Me: “You know I don’t eat pizza!” (Subtext: How could you forget that I don’t eat wheat, or cheese, or sugar-laden pizza sauce??? Don’t you pay attention to what’s been going on here for the past eight years?  Don’t you ever notice what I do or do not eat??  Don’t you ever think of anyone besides YOURSELF??  Oh, I see what’s going on here. I see now how little you appreciate me.  Oh, don’t try to deny it.  It’s clear that you’ve never really cared for me!  You’ve never really loved me at all!  Otherwise how could you even suggest–)

HH: “Are you sure?  Well, okay, sweetie, if that’s what you want, that’s fine with me. (Subtext: Great. I really would prefer to go out.  Man, she’s the greatest.  Man,  I love this woman. )

Okay, maybe that wasn’t exactly our daily conversation, but we did go out to dinner a lot in those days.  

These days, on a slightly tighter budget after my two years away from work, we tend to throw together something quick and easy, or something I’ve come across in search of blog recipes.  The HH plays sous-chef and chops or slices according to my directives.  He sets the table and plays with The Girls while the dish finishes cooking.  And gee, he doesn’t even mind waiting for me to photograph our daily dinners.  (Man, he really is the greatest.  Man, I love that guy!)

Okay, sappy interlude is now over. Back to the soup.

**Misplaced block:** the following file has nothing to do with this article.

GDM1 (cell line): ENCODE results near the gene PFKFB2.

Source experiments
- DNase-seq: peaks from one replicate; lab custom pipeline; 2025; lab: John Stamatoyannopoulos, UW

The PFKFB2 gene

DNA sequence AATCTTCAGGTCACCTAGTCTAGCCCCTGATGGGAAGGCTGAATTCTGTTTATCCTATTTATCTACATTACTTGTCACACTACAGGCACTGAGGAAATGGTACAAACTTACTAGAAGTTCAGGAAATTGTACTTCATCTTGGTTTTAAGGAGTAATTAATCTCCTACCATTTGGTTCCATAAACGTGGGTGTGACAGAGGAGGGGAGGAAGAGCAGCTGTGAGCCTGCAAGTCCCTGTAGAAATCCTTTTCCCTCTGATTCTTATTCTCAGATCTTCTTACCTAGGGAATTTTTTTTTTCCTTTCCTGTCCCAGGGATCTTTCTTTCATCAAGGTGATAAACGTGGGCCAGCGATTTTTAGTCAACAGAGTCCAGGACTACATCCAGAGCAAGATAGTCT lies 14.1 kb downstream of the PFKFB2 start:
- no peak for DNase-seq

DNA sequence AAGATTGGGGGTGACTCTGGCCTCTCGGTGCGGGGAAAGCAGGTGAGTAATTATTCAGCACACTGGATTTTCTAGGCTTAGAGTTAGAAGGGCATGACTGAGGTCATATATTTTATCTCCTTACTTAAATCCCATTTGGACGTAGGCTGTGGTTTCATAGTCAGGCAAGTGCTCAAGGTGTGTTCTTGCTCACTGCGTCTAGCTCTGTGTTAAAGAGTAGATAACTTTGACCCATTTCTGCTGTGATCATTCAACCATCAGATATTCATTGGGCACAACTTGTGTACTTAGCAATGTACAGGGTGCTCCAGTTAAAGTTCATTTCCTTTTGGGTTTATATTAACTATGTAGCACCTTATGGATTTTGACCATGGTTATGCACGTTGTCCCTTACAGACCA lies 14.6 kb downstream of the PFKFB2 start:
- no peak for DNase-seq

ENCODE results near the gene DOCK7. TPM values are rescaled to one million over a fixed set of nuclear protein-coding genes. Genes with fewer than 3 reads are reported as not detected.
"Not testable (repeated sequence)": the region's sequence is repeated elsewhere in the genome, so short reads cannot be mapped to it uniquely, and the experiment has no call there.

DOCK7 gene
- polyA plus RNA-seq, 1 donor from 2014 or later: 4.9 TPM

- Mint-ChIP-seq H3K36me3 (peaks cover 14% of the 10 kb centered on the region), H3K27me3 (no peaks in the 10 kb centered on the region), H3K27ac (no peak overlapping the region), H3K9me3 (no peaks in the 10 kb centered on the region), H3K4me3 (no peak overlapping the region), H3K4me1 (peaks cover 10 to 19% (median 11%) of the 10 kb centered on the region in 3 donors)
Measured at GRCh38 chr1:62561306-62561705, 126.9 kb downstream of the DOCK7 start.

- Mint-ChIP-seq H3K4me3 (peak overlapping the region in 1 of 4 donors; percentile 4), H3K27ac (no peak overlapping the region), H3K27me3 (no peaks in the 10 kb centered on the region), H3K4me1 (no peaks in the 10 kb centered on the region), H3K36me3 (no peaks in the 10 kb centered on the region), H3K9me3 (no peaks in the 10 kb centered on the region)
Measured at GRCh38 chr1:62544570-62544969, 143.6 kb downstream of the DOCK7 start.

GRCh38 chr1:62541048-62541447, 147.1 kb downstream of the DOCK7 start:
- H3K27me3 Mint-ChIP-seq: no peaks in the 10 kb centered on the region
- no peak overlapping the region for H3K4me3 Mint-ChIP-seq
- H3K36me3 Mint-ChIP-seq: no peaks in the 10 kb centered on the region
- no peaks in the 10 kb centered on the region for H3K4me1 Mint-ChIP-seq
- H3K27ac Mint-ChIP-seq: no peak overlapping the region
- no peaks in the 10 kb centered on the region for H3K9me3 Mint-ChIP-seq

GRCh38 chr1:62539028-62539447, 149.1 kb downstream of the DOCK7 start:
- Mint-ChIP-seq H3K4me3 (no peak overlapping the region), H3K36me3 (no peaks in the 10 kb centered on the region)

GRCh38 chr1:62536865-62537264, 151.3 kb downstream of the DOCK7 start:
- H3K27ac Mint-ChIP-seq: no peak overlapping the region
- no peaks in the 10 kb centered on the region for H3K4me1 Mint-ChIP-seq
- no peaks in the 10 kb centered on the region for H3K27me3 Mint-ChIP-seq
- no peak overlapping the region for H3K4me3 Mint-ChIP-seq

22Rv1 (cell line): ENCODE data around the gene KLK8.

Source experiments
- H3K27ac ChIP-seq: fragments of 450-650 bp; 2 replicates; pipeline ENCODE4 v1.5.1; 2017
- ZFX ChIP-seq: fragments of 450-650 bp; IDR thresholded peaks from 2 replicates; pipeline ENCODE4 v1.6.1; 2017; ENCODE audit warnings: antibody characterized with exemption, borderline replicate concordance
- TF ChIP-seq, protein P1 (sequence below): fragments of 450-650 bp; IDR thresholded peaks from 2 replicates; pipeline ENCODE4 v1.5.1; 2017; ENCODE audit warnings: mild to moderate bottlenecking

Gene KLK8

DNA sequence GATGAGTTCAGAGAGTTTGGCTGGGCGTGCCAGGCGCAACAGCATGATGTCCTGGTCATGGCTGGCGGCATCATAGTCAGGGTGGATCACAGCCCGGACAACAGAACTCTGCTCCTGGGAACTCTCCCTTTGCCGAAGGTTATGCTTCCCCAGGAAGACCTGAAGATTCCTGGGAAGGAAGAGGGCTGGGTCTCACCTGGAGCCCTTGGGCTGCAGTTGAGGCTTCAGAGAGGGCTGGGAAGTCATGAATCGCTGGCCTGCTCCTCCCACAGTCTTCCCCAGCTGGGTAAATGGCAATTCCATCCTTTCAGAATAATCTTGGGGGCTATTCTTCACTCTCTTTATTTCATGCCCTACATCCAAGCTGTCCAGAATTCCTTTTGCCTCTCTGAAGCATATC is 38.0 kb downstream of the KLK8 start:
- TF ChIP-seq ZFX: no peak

This is one of the first Indian recipes I ever tried, shortly after I went off wheat, eggs, dairy, etc..  I discovered fairly quickly that my dietary restrictions could be met easily in Asian restaurants, primarily Indian or Thai.  As we visited one after the other restaurant in our neighbourhood, I also quickly discovered that I adored Indian food–and that I wanted to learn how to make it myself. 

This soup comes from the first Indian cookbook I bought, The New Indian Cooking Course, by Manisha Kanani and Shehzad Husain.  It is incredibly easy, quick, and delicious.  Not overpowering, there’s still enough zing in the soup to imprint its spicy tingle on your tongue after the bowl is emptied–perfect for the No Croutons Required event. 

(PS  I’ve finally posted a photo for another fantastic spicy soup, the Moroccan Tomato Soup that I wrote about back in December (and which the HH and I enjoyed again recently).  If you like spice, head on over and take a look! )

Spiced Cauliflower Soup

Adapted From The New Indian Cooking Course

spicycaulisoup2.jpg

This soup is a great way to incorporate cauliflower, a vegetable that isn’t particularly exciting on its own. For a more powerful spice, increase the amount of ginger and cumin accordingly.